January 10, 2008
Egypt-Israel love fatwa highlights split on peace
News of the broken marriage thrilled Al-Mongy. To him, this meant that his latest fatwa, or religious edict, about the "sinfulness" of Egyptians getting married to Israelis, which he issued a month and a half ago, was having an effect.
"Egyptians who get married to Israelis and live in Israel turn into spies for the Zionist state when they come back," Al-Mongy said in his edict, published in local newspapers in Egypt. "That is why Islam considers this knot unholy."
When Israeli Prime Minister Menachem Begin shook hands with Egyptian President Anwar Sadat in 1979 after signing a peace treaty in the United States, both men might have thought that they were setting their countries on a normal course of relations. But 28 years after reaching peace, the situation on the ground proves their hopes far-fetched. In Egypt, Israel is still viewed as an enemy.
And little symbolizes the rockiness of this relationship better than the fatwa against Egyptian-Israeli love.
The peace between Egypt and Israel is proving to be a mere government to government affair. Egypt's media has never balked at portraying Israel as a warmongering state since the peace agreement was signed.
Demonstrations, either on university campuses or on the streets demanding the dismissal of the Israeli ambassador from Egypt, are a frequent occurrence here, uncovering the total disconnect between official and public attitudes.
Al-Mongy's dictum produced a groundswell of acclaim in this country of 80 million people with a Sunni Muslim majority in a way the sheikh himself never expected to happen. It became fodder for talk shows and made headlines in local newspapers. A weekly newspaper, Sawt al-Ummah, called the edict "beautiful" and even pressed al-Azhar, the strongest religious institution in the Islamic world, to adopt it.
Recently, a group of three members of the People's Assembly (the lower house of Egypt's Parliament) embraced Al-Mongy's edict by presenting a draft law that would strip Egyptians married to Israelis -- whether Jewish, Muslim or Christian -- of their Egyptian citizenship and deny them entry into Egypt.
The draft, if made into a law, would instruct the courts to consider marriage between Egyptians and Israelis illegal.
One of the members of Parliament who presented the draft law is Mohssen Radi, who is a member of Egypt's largest Islamic organization, the Muslim Brotherhood.
"Israel is a country that should be wiped off the map," Radi said in an interview two weeks ago, repeating pronouncements Iranian President Mahmoud Ahmadinejad made about Israel two years ago.
To Radi, for an Egyptian to get married to an Israeli would usher in a new generation of "traitors" who would be "corrosive" to Egypt's national security.
The Muslim Brotherhood, which was founded in 1928 to explain religious texts to Egyptians, emerged as a formidable power on Egypt's political scene in 2005, when its candidates, who ran as independents in the legislative elections, managed to win 88 seats in the 445-seat legislature.
Now, having given birth to groups like Hamas in the Palestinian territories and boasting branches everywhere in the world, the Muslim Brotherhood is a headache for the regime of President Hosni Mubarak, who has ruled Egypt for the last 26 years.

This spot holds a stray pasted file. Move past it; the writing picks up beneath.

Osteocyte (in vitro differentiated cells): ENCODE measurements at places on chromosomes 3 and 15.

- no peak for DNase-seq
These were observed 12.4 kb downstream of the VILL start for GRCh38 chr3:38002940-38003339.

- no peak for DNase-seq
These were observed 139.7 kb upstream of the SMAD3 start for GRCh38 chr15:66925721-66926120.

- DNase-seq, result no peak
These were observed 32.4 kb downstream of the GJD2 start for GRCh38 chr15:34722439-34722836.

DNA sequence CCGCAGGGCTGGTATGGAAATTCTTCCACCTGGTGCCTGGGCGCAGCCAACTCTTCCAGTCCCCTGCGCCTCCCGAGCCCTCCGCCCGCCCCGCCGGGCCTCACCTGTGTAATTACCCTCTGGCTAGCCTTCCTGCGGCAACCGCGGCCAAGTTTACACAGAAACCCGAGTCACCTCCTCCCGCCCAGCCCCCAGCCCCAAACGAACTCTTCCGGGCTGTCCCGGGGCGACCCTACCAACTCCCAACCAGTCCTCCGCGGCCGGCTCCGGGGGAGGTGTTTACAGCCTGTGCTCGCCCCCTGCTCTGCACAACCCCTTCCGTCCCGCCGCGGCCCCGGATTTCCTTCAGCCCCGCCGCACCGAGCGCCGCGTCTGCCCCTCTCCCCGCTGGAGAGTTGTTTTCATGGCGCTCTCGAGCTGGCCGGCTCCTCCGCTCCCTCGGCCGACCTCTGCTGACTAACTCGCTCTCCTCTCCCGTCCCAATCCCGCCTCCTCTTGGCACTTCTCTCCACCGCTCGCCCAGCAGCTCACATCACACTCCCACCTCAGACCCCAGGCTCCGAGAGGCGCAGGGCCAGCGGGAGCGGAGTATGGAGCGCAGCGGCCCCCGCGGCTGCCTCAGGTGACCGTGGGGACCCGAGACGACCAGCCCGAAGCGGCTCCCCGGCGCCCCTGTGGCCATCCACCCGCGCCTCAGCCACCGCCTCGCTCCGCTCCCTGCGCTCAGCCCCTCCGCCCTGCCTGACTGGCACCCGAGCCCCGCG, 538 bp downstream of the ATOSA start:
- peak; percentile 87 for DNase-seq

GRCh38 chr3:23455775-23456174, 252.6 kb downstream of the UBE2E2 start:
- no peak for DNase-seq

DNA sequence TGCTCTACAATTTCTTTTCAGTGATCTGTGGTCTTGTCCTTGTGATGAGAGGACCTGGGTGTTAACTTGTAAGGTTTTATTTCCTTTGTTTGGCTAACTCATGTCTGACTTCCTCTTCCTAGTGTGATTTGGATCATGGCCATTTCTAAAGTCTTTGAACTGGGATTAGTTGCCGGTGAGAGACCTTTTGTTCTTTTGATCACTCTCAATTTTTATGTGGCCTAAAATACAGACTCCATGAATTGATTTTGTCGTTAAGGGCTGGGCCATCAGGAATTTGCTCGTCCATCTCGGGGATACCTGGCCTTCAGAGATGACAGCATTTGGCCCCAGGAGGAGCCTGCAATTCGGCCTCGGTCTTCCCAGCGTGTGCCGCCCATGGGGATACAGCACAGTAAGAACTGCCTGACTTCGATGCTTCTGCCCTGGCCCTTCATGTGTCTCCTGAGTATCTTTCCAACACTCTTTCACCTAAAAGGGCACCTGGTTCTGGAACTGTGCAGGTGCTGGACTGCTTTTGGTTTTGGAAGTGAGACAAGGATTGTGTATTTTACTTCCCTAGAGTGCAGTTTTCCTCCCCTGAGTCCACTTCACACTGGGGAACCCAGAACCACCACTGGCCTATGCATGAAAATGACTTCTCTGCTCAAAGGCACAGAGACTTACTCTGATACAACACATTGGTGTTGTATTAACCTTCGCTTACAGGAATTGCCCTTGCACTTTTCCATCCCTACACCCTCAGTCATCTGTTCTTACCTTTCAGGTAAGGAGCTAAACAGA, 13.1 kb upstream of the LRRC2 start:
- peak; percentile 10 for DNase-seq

The Brotherhood had already prepared a political platform it would present to Egypt's Political Parties Committee, a government body that licenses political parties, to start a new party. Egypt's constitution does not allow the creation of political parties on religious backgrounds.
Many in Egypt and outside it cower at the prospect of the Muslim Brotherhood coming to power in Egypt. The group is generally known to be inimical to peace with Israel.
"If we come to office, we will hold a referendum on the peace agreement with Israel," said Mohamed Mehdi Akef, the supreme guide of the Muslim Brotherhood, in an interview last month. "Then we will abide by the desire of our people."
Arabs branded Sadat a traitor for his 1977 visit to Israel and boycotted Egypt when, in 1979, it signed the first peace treaty between an Arab country and the Jewish state.
Peace with Israel was said to be Sadat's biggest political gamble and his death sentence. It was Muslim militant soldiers who assassinated him in 1981, while he was watching a military parade that was held to celebrate the Egyptians' October victory over the Israelis in 1973.
One reason why Al-Mongy calls the marriage between a Muslim and an Israeli "graceless" is that this marriage might result in disputes over properties in Egypt when the Egyptian father dies.
"Similar disputes happened in Palestine, and that was how the Palestinians lost a big part of their lands to Israel," Al-Mongy, 70, said, repeating a general misperception in Egypt about how Israel came into existence. "At the same time, Israelis, both men and women, are conscripted into the army, and a Muslim should not get married to a member of an enemy army."
In 2000, the Egyptian Ministry of Social Affairs put the number of Egyptians married to Arab women with an Israeli passport at 17,000, but other officials claim that number is far too high.
But what is unquestioned is the growing presence of Egyptians in Israel proper. According to a recent article in al-Ahram newspaper, 6,000-7,000 Egyptians are legal residents of Israel, while an additional 5,000-6,000 reside there illegally. The Israeli Ministry of Interior's Population Administration told al-Ahram that 5,463 Egyptians living in Israel hold an expired visa, while 643 hold a valid one. The ministry could not say how many Egyptians hold citizenship and permanent or temporary residency cards.
Part of the antipathy toward accepting these marriages is the widespread misconception that Israel is a state without a large non-Jewish minority. Many Egyptians assume a marriage to an Israeli is a marriage to a Jew.